Figure 1. Contrast enhanced CT scan showing heterogenous cystic lesion in the pouch of Douglas.
An operative laparoscopy was performed. An enlarged hemorrhagic left paraovarian cyst 4 x 5 cm was found in the POD which had undergone 2 twists; left fallopian tube appeared edematous and left ovary was normal and seen separate from the cyst. Right tube and ovary, and uterus were normal. The cyst was untwisted, the pedicle was cauterized and cut.

Figure 2. Intraoperative view of mass in POD.

Figure 3. Intraoperative view of torsion of paraovarian cyst.

Posterior colpotomy was done and cyst was retrieved vaginally and sent for histopathology. Surface of the left fallopian tube appeared normal; apart from mild congestion, there were no signs of rupture or bleeding. Tube was free, not adherent to the surrounding structures and tubo-ovarian relationship was maintained, hence it was preserved. Post operatively, patient had an uneventful recovery. Histopathological examination confirmed a benign hemorrhagic cyst with no evidence of endometriosis.


The distinction between paratubal and paraovarian is sometimes arbitrary, with interchangeable usage of terms, as these cysts are present in the broad ligament between the tube and the ovary. A paraovarian cyst arises from mesothelium of broad ligament, also from the para mesonephric tissues and rarely mesonephric remnants.[5] Mostly, they are an incidental finding during surgery and should be prophylactically excised because of their propensity to torsion and rapid enlargement.[6] Torsion of the paraovarian cyst is three times more common in pregnancy.[3] These cysts are mostly unilateral, but bilateralism has also been reported. The same sided fallopian tube and ovary being close to the paraovarian cyst, may also undergo torsion with it. Differentiation between ovarian and paraovarian cysts is difficult, not only clinically, but also on imaging. USG with color Doppler is an important tool to diagnose the viability of adnexa, by showing the blood flow in the twisted pedicle and the central venous flow. An early intervention is recommended to save the ipsilateral tube and ovary.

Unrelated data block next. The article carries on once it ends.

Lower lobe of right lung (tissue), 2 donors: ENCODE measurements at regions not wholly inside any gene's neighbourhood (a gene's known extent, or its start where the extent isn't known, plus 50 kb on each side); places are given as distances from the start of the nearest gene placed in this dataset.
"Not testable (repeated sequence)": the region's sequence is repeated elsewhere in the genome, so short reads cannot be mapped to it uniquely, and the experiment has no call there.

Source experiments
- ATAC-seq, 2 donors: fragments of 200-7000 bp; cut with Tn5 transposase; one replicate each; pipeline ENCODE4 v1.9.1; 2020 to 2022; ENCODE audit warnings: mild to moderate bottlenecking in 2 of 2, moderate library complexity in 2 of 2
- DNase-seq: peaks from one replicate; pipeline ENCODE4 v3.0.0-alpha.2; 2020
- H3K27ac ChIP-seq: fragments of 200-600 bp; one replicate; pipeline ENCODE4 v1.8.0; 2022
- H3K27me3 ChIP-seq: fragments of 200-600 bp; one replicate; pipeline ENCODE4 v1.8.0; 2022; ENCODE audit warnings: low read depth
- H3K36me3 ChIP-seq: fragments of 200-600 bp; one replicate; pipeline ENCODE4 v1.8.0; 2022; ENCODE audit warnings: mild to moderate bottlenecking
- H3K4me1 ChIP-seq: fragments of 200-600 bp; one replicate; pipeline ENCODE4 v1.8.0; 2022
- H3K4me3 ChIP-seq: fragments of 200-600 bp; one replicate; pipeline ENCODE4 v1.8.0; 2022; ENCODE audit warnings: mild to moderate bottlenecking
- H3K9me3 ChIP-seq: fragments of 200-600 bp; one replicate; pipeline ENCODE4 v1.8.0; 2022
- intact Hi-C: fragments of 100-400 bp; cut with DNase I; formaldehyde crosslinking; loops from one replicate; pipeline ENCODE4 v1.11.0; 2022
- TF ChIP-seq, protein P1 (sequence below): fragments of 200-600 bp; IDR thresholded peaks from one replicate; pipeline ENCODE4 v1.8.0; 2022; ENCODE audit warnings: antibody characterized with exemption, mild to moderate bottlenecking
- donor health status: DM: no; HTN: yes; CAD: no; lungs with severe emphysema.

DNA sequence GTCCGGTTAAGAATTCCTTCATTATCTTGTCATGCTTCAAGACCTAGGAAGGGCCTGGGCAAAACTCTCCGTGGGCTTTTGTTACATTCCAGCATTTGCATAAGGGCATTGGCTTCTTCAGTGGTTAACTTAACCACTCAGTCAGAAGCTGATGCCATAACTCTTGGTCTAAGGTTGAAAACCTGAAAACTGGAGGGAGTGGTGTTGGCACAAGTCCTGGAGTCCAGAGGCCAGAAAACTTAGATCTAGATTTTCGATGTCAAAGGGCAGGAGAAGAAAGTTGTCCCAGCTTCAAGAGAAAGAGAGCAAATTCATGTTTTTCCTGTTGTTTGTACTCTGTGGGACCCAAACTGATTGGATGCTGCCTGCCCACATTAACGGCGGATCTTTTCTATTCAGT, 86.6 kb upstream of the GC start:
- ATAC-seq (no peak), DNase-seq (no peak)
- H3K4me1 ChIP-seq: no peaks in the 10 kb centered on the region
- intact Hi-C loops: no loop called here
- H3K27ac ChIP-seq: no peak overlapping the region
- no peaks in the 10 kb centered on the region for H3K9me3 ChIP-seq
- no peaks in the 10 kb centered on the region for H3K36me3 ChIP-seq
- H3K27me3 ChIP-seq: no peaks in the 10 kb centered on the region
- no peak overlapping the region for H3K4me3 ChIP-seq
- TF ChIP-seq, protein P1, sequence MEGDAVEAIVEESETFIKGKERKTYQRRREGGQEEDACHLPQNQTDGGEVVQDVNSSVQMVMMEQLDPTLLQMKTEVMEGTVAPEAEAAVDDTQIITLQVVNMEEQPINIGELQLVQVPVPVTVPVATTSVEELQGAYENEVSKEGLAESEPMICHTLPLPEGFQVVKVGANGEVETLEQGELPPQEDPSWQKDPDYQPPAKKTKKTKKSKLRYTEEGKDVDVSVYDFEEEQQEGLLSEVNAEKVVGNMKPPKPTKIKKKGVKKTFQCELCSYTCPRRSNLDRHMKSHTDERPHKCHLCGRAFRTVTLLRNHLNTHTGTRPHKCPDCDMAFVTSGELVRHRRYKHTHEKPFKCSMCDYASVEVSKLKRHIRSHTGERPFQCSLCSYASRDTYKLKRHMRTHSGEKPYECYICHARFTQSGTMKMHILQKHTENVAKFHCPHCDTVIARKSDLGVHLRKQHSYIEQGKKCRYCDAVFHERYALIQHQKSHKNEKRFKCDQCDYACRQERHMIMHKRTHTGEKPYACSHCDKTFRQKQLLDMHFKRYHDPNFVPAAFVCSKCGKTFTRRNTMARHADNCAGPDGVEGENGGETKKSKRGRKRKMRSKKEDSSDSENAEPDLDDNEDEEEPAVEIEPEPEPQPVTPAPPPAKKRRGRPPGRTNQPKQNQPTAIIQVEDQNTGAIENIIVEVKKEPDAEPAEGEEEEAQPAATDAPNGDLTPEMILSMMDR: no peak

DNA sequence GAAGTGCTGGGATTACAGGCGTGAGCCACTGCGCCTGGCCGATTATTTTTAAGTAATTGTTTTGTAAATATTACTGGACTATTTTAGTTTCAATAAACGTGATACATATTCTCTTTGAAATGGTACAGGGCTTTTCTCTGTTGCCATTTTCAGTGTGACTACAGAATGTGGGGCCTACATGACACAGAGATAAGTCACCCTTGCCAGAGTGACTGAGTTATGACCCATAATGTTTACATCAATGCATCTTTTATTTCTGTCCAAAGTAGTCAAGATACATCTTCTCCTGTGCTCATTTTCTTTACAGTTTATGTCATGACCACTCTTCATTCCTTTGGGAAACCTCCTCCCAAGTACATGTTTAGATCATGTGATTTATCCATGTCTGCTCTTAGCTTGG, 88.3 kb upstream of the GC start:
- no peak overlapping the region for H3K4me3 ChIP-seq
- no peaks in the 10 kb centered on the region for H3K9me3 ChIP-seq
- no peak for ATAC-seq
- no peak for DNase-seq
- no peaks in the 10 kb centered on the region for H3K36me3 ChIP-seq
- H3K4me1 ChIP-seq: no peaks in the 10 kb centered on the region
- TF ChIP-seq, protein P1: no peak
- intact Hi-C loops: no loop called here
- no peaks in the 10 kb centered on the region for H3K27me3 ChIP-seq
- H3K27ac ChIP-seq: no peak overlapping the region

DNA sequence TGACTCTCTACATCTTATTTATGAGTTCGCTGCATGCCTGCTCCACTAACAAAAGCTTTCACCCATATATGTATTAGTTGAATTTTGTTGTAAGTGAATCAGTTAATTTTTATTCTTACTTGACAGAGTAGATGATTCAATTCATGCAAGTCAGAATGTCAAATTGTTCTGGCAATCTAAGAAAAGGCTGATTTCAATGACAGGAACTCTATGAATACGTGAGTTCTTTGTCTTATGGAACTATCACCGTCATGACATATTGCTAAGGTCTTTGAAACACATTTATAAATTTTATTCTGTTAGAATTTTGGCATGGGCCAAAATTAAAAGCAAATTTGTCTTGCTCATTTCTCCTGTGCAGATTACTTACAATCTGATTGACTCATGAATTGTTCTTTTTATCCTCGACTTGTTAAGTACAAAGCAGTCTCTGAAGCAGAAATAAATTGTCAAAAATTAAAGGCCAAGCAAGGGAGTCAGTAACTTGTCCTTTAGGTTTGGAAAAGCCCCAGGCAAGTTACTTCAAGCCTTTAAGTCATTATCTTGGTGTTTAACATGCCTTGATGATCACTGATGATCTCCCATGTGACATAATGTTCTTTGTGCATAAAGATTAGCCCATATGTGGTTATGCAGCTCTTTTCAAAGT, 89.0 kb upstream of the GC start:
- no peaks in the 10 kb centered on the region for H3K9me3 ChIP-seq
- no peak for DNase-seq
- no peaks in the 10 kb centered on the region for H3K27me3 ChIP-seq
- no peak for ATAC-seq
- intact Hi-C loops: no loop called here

Previously there were concerns that untwisting of adnexa might cause increased chances of thromoembolism. But at present, we have evidence that unwinding the adnexa to watch for tissue reperfusion is safe.[7] McGovern et al reported a 0.2 % incidence of pulmonary embolism in cases of adnexal torsion, these were linked with adnexal excision and not to detorsion of adnexa.[4] It is possible to preserve the adnexa irrespective of its appearance after de-torsion. Subsequent successful pregnancies have been reported in 95 % of cases, with no post-operative morbidity.[8]


We acknowledge Dr Zuber Kazi, consultant radiologist for input on CT scan.```

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Saini N, Chauhan AR, Paghdiwalla K. Twisted Paraovarian Cyst. JPGO 2017. Volume 4 No.7. Available from: